Fibre Channel switches usually connect clients to storage. FC is a protocol that is designed explicitly to transport SCSI commands. In fact, the Fibre Channel protocol is a direct extension of the SCSI protocol. All SCSI commands have a FC equivalent, and FC has a few extra ones that allow for networking. Assuming you have all the physics of your FC network ...
Something everyone carries around with them, a camera phone, can be a massive help. Even if the light is so faint that you can barely make it out, you should be able to tell the difference with a camera phone.
Here's an example of a rx cable (with no light coming from it):
Here's an example of a tx cable (with light coming from it):
It's really blurry ...
FCoE doesn't run over regular Ethernet though, it requires Data Centre Ethernet/Bridging - an evolution of Ethernet that is only current supported on a very limited number of, typically high-end, switches such as Cisco's Nexus range.
THIS is a great, and surprisingly short, book that would pretty much tell you everything you'd need to know about the subject ...
You can use multipath FC connections from your servers to the MSA2040 without the use of a switch.
You would connect your HBAs on thee servers to each of the two controllers on the MSA. The MSA2040 was designed for this, and this is a fully supported cabling and VMware host design.
Orange cable meets the OM2 standard. Aqua meets OM3 or OM4 standards (usually OM3). Yellow is singlemode cable.
The OM standards are backward compatible (for the most part; OM1 was defined to be 62.5/125 size; OM2+ are 50/125; but not all manufacturers followed this, just be sure to get the size that matches your equipment or you'll experience some ...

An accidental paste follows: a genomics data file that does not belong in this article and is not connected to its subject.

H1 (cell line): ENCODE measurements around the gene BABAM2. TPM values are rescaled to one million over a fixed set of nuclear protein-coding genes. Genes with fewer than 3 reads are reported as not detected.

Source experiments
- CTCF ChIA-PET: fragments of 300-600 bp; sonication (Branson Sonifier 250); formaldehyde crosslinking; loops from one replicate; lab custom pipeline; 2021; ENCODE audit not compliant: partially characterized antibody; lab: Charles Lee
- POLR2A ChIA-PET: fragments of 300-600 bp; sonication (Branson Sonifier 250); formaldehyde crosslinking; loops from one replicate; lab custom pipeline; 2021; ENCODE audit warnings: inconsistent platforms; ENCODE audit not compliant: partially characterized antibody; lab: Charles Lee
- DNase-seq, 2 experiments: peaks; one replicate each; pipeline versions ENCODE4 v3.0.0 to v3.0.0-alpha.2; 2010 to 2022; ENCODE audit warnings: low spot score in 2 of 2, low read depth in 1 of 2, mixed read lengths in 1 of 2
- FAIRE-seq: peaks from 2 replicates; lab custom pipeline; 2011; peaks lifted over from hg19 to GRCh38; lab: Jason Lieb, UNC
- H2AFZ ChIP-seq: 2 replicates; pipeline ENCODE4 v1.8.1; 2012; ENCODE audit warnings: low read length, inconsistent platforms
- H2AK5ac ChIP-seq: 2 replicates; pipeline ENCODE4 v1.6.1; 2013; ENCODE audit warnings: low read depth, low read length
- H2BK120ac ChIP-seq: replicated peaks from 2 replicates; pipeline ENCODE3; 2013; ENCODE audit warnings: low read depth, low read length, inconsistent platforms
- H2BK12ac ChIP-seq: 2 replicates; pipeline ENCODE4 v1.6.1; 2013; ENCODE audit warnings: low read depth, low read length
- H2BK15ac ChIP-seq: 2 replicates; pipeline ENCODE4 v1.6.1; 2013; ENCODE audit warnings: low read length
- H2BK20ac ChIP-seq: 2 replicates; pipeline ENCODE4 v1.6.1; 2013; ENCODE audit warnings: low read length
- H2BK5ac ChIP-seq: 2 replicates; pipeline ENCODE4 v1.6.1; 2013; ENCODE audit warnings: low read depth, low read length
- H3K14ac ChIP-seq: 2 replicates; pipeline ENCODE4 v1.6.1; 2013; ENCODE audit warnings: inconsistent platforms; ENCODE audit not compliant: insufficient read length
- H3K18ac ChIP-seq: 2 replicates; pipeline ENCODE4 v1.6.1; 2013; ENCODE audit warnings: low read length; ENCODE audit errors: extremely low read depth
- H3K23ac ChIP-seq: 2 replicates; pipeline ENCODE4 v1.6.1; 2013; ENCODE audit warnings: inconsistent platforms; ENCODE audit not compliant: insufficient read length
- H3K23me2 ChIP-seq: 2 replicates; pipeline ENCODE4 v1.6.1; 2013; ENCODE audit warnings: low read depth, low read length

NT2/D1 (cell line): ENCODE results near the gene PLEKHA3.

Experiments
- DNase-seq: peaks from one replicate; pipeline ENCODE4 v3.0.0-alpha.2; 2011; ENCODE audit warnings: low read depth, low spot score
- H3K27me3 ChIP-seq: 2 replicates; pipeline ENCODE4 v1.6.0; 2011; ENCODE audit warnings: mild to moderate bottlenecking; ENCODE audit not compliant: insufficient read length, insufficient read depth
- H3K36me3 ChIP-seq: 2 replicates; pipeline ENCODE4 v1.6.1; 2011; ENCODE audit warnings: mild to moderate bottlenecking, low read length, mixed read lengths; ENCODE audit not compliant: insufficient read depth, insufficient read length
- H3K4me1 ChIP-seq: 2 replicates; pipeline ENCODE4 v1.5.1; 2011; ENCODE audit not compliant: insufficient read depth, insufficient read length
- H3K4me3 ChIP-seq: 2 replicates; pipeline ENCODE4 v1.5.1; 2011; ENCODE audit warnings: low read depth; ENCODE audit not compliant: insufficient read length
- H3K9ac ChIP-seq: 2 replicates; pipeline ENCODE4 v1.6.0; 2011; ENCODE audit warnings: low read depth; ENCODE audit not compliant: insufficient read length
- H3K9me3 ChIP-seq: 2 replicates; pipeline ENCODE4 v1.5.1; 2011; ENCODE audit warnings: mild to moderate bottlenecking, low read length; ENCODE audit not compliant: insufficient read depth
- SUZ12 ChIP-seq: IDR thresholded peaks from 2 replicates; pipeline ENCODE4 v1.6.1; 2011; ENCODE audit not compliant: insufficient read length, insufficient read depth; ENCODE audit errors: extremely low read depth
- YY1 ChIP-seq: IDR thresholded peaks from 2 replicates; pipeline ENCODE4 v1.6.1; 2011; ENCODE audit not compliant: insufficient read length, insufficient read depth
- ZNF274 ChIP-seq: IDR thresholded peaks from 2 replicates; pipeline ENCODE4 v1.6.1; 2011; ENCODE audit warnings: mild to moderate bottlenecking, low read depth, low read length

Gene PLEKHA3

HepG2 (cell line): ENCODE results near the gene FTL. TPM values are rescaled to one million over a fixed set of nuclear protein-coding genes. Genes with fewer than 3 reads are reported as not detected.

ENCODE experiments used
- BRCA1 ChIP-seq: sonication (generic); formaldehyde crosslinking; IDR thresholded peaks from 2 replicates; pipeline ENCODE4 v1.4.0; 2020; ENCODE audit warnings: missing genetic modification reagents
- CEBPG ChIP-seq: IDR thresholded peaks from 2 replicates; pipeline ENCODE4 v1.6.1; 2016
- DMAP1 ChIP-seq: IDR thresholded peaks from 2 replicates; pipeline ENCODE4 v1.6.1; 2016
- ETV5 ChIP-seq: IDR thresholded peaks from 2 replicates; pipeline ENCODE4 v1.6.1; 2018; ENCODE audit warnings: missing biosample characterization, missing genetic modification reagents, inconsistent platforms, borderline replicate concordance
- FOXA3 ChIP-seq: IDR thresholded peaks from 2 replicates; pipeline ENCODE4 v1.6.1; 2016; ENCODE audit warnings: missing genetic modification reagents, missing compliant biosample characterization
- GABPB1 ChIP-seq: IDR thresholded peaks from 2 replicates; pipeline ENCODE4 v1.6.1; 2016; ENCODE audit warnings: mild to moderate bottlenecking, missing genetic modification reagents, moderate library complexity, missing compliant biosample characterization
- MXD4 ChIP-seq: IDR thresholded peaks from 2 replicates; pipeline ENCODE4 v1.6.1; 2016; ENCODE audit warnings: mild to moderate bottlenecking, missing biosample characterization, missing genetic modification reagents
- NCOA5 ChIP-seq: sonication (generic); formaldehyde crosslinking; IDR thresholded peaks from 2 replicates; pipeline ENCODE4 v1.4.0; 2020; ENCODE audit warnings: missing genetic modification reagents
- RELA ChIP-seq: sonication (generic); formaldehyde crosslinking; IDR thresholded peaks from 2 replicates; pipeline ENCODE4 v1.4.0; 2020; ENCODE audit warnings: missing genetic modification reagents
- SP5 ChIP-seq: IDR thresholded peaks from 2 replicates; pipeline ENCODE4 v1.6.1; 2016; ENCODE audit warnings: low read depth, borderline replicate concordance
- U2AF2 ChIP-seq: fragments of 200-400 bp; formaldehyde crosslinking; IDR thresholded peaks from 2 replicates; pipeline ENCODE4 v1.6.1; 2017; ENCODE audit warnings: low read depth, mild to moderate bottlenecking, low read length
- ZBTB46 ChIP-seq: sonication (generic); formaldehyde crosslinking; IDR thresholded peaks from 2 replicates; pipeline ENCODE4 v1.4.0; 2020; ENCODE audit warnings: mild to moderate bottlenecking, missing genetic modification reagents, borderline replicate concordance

Mainly you want to make sure your VM's will be OK with no disk IO. Installing the VMware tools will take care of this with 4.x and newer. You also want to set the right settings on your ESX hosts related to timeouts, these are detailed on the netapp site in TR-3749
Really it does not matter which protocol you are using for cluster fail overs since the ...
It's a hard disk with a FC interface.
Nope, you probably can't just arbitrarily replace one of them with a disk with a different interface, and different IO characteristics, especially in a storage array. But ask your vendor to be certain, or consult their documentation!
Yes it's possible (it's RFC2625) , I did this ONCE to get me out of a major problem I was having at a remote site and although it worked well enough to allow me to transfer the driver file that had me locked out of the box in all other ways I can't say I'd recommend it.
Sure it'll be fast and reliable but it was crazy complex to setup and maintain so I'd ...
FC doesn't use LAG to achieve link redundancy or aggregation. It uses MultiPath IO (MPIO) to establish multiple logical communications channels and presents them to the storage subsystem as a single device.
I do not see any reason to do this nowadays.
You have modern ethernet NICs with high bandwidth and throughput.